American Institute of Research Database (2006) also notes that, the following questions are just a sample of those that can help teachers evaluate the appropriateness of their instruction for the diverse learners in their classrooms.
    Diagnostic Assessment
    • How can I assess the range of student skills, interests, learning needs in this class?
    • Have I been informed of any students’ special needs?
    • How many distinct levels exist in this class and by what measures?
    • Does this assessment accurately gauge student preparation, skill sets and content knowledge?
    Curricular Content
    • Are the nature and scope of content appropriate for all the students in this class?
    • How can content be adapted to engage all students?
    • What recourses strategies are available?
    Instructional Practices
    • What points of entry can I offer to engage students initially?
    • Do my instructional plans advance each student’s understanding to a new level?
    • Am I still holding all students to high expectations?

    Student Products
    • Do I allow for a range of student products to demonstrate mastery?
    • What type of products will best demonstrate subject mastery of each subject, while still holding all students to high expectations of new content knowledge?
    • Am I facilitating and assessing all development in addition to testing content comprehension?
    Differentiated instruction is one of the best ways of dealing with the mix-ability learners. A class contains different students with different abilities and multiple intelligence. The language teacher cannot address all students’ needs and interests if he or she takes only one instructional planning in a classroom. This demands the selection of multiple methodologies along with varied activities and tasks. It’s the teacher who analyzes the classroom needs and develops teaching methods and techniques for diverse students because all the students may not learn in the same way.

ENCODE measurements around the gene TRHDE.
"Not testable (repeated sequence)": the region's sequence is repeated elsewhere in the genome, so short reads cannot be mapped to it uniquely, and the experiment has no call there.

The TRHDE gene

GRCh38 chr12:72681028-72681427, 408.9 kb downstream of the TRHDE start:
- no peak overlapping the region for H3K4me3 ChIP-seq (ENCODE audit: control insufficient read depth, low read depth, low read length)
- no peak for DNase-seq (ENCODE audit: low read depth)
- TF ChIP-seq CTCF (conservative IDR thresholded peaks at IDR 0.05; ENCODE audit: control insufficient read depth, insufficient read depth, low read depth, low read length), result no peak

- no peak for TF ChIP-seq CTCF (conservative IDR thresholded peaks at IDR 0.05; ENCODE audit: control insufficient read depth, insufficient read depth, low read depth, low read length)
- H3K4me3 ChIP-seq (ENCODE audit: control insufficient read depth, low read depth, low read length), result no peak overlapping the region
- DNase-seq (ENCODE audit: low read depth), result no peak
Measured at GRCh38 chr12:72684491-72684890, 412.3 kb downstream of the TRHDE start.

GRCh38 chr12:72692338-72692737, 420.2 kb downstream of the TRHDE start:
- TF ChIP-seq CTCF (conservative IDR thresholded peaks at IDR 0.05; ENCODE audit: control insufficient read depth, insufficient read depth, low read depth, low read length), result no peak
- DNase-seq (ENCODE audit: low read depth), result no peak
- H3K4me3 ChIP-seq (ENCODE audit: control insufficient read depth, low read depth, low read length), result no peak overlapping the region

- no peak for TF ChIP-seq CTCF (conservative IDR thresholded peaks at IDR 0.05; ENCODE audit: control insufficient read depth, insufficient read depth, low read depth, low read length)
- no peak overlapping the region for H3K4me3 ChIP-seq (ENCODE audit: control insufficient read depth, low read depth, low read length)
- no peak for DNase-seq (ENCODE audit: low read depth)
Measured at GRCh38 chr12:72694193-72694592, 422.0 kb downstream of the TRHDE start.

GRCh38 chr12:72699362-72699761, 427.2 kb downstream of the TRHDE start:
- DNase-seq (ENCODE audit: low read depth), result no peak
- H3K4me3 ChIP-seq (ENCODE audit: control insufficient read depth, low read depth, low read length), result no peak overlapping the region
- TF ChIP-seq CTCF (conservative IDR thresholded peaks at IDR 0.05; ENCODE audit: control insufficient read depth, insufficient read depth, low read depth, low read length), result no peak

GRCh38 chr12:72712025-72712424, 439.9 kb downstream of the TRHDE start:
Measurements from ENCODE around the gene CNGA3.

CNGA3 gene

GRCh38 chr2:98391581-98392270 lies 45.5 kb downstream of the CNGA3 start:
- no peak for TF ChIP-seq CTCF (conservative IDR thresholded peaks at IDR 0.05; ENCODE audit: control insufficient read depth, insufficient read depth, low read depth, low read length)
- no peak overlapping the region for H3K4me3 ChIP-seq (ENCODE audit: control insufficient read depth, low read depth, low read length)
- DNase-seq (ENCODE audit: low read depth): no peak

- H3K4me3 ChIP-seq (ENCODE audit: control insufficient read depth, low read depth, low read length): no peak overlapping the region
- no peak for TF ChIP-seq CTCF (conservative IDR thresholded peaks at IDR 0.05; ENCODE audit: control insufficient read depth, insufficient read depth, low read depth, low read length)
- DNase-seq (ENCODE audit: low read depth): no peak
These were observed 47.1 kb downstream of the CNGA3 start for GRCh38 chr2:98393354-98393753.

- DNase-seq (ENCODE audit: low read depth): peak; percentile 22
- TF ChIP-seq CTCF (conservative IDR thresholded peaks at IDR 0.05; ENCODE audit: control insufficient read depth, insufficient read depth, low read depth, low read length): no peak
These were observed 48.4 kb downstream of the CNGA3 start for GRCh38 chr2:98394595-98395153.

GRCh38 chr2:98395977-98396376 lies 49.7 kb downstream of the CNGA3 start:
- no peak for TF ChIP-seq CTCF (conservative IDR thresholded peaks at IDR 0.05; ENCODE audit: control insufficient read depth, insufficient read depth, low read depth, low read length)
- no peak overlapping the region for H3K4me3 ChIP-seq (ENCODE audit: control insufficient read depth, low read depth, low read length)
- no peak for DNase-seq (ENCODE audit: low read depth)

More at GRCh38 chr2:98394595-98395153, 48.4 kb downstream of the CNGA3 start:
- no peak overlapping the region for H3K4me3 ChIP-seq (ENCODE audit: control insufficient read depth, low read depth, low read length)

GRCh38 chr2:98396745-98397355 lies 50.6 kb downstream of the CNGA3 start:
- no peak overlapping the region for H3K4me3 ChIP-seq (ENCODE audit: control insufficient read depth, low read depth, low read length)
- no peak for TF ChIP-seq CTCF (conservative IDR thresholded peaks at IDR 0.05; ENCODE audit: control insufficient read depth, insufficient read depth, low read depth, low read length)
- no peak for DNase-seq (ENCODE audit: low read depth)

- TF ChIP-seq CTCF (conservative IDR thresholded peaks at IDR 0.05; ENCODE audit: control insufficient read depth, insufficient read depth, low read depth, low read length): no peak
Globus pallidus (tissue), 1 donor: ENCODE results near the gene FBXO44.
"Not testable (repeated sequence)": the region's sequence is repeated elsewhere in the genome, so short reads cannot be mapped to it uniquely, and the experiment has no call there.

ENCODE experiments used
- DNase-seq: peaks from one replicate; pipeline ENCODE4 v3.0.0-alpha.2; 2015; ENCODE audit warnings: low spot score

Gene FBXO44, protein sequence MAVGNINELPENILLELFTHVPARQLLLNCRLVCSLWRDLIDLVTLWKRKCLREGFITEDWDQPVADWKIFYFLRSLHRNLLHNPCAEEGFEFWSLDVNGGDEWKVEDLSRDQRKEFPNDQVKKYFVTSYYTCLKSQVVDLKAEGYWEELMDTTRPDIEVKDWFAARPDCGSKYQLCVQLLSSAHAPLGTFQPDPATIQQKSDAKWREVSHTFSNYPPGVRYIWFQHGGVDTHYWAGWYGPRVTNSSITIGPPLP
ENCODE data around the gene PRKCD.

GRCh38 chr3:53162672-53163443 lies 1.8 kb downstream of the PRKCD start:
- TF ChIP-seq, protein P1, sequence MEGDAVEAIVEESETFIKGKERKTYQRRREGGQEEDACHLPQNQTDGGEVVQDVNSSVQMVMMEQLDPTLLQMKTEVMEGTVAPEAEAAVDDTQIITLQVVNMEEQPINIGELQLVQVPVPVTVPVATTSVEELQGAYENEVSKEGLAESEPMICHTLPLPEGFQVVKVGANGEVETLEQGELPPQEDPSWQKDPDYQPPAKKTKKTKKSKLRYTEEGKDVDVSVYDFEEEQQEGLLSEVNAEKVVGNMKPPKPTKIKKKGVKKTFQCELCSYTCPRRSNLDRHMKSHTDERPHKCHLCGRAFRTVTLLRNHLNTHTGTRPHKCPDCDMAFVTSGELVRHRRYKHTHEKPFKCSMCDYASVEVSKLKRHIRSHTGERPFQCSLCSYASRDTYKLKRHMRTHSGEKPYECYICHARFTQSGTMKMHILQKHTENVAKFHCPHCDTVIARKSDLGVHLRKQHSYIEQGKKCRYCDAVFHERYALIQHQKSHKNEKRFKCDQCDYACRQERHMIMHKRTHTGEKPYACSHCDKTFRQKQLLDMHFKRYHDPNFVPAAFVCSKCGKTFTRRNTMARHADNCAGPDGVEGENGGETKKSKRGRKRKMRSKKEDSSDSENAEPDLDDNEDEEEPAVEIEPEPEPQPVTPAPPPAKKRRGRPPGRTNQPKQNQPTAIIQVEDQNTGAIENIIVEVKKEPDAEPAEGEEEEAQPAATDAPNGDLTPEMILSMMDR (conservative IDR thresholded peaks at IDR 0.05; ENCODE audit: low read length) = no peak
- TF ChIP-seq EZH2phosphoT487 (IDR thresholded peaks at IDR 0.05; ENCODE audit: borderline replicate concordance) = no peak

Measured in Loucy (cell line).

For example, some students are auditory, some are visual and some other may be kinesthetic. The learners have different intelligence. There are different activities that language teachers can develop on the basis of multiple intelligences for their learners. To make the instruction differentiated, the teacher has to make variations in his or her teaching methods, instruction, and lesson planning.

    Though learning to differentiate the instruction takes time. It needs rigorous planning and hard-working. For example, if a language teacher wants to teach poetry in language class, he or she can differentiate the instruction by developing at least three sorts of activities on the basis of same poetry. The teacher can develop activities separately for slow, fast and average learners. According to their level, the activities can also get optional with simple, challenging and medium. Learning to differentiate instruction takes time and practice, and teachers should not be discoursed. Success may or may not be achieved at the beginning, but of course, it will come at hand if teacher continues to differentiate the instruction.

    The Author Binod Singh Dhami is an M.Phil scholar at Kathmandu University and TESOL trainer and TESOL certification facilitator in Nepal.